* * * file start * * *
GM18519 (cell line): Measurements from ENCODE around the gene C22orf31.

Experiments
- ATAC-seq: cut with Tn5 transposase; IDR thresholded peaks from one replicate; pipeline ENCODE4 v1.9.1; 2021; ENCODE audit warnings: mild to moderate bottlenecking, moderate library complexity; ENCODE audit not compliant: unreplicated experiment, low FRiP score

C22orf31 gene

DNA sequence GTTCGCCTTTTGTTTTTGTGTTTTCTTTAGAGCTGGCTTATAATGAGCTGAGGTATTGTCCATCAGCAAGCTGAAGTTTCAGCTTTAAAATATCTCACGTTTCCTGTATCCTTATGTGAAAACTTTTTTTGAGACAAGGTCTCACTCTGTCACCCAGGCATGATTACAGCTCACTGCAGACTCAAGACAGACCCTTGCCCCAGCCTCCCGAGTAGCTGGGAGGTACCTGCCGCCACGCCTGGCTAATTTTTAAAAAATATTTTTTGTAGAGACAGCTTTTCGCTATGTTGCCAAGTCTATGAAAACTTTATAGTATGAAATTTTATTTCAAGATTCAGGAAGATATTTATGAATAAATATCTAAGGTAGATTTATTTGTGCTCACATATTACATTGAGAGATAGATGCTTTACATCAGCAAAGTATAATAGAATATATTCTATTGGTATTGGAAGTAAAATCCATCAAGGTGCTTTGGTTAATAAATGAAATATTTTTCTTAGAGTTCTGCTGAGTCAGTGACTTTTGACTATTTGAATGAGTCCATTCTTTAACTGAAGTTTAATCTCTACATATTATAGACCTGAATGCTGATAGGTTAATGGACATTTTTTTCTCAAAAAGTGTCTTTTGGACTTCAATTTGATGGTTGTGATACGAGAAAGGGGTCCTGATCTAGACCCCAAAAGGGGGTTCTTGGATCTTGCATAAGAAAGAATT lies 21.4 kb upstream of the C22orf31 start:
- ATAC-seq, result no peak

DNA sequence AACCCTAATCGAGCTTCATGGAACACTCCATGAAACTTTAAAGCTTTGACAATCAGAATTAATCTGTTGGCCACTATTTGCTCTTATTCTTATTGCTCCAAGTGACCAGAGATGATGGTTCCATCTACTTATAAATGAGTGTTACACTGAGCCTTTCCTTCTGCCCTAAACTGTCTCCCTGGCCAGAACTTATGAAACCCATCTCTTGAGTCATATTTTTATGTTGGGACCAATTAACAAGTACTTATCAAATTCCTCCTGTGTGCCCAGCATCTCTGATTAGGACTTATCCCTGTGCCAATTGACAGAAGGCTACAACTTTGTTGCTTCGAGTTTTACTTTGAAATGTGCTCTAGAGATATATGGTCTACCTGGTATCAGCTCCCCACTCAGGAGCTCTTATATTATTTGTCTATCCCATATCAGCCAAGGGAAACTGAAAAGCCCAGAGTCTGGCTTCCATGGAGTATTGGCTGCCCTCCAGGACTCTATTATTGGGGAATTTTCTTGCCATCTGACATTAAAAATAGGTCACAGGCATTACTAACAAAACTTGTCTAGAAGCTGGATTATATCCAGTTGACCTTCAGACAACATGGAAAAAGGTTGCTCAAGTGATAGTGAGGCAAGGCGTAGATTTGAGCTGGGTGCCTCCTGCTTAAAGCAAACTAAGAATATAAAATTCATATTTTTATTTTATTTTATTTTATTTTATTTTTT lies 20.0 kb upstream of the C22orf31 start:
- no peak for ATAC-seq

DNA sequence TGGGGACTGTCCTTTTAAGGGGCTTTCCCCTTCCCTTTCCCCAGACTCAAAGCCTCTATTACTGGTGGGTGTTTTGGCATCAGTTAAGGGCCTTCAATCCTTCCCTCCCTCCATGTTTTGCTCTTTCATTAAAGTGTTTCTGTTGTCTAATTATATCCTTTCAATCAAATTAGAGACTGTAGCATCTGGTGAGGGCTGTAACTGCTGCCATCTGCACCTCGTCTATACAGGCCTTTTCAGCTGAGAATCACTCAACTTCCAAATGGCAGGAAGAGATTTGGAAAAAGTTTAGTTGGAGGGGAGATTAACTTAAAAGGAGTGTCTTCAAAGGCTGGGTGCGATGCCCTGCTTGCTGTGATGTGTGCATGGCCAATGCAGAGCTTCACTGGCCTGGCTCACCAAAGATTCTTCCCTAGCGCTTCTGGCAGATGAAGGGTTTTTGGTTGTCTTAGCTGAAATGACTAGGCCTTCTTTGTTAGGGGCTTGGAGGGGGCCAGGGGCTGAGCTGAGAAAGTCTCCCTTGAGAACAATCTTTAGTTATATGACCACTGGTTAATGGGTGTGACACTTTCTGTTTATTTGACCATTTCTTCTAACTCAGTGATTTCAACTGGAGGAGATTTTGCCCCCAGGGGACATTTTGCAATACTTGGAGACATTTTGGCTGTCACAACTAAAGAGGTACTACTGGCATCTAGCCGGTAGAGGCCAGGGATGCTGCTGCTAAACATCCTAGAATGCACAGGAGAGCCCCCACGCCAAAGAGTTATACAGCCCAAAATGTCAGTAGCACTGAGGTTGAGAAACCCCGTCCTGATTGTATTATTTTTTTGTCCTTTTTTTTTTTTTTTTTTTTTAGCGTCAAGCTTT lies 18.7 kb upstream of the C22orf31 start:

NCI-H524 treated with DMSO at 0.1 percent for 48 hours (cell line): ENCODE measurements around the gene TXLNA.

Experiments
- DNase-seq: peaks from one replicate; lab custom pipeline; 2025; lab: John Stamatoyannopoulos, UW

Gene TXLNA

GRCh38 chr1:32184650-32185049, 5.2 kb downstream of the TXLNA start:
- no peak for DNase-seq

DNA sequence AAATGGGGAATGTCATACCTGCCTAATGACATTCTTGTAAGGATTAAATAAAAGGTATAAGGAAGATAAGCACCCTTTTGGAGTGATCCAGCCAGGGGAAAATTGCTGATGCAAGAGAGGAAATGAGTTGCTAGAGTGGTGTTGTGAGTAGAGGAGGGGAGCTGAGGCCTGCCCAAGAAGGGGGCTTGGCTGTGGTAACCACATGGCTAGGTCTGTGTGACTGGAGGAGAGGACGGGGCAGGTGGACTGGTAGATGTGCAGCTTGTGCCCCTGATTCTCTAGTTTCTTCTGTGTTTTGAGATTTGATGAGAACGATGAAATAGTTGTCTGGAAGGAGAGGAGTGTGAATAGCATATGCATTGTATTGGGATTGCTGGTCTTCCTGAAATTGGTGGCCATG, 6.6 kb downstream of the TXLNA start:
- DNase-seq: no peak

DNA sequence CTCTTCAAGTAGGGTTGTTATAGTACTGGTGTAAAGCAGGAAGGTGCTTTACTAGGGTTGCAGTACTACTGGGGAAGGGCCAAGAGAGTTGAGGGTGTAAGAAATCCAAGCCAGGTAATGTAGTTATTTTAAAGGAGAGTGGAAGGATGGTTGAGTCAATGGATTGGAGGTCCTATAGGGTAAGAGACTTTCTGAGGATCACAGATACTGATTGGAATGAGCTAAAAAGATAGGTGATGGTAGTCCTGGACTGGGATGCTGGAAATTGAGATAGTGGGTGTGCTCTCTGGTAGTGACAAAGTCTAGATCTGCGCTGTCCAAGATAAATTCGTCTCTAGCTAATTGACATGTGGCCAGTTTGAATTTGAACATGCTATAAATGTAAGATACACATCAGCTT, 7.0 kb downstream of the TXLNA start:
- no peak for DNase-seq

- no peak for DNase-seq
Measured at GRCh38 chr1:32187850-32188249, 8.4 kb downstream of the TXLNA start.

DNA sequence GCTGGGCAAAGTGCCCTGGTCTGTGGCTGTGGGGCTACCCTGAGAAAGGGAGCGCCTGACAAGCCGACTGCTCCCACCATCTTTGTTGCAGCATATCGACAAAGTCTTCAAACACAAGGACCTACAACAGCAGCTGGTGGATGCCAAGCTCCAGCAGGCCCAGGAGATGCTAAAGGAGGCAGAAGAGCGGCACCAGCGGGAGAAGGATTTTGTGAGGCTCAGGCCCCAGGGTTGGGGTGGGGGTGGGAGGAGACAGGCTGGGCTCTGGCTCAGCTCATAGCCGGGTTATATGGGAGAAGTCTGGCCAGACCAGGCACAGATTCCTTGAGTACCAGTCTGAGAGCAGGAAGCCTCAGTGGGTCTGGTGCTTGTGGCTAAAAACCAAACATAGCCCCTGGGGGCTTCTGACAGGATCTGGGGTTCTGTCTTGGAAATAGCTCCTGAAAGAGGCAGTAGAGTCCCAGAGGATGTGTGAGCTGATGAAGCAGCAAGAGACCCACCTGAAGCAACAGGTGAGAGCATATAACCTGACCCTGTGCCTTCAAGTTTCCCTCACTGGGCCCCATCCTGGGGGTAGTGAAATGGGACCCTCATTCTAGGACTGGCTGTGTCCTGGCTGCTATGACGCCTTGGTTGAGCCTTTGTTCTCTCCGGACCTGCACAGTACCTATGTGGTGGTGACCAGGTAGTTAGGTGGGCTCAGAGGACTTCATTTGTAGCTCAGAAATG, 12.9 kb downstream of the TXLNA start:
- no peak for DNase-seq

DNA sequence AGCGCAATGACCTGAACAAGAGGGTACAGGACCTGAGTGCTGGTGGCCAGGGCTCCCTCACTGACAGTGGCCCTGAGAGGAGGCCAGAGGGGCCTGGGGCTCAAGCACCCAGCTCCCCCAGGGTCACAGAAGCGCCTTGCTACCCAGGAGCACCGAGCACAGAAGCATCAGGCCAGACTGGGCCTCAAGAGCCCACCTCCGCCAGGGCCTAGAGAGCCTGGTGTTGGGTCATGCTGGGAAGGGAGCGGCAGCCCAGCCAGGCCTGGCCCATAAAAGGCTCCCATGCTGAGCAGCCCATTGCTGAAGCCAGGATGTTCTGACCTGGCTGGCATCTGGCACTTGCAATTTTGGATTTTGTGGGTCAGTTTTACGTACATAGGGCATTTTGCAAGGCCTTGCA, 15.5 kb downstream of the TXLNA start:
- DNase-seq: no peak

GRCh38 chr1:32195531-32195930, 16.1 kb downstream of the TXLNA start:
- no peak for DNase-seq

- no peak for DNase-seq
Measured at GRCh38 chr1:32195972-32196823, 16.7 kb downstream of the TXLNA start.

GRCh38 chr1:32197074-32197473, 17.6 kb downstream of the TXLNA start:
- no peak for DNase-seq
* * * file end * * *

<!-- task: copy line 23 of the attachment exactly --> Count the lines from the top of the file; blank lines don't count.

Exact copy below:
- no peak for DNase-seq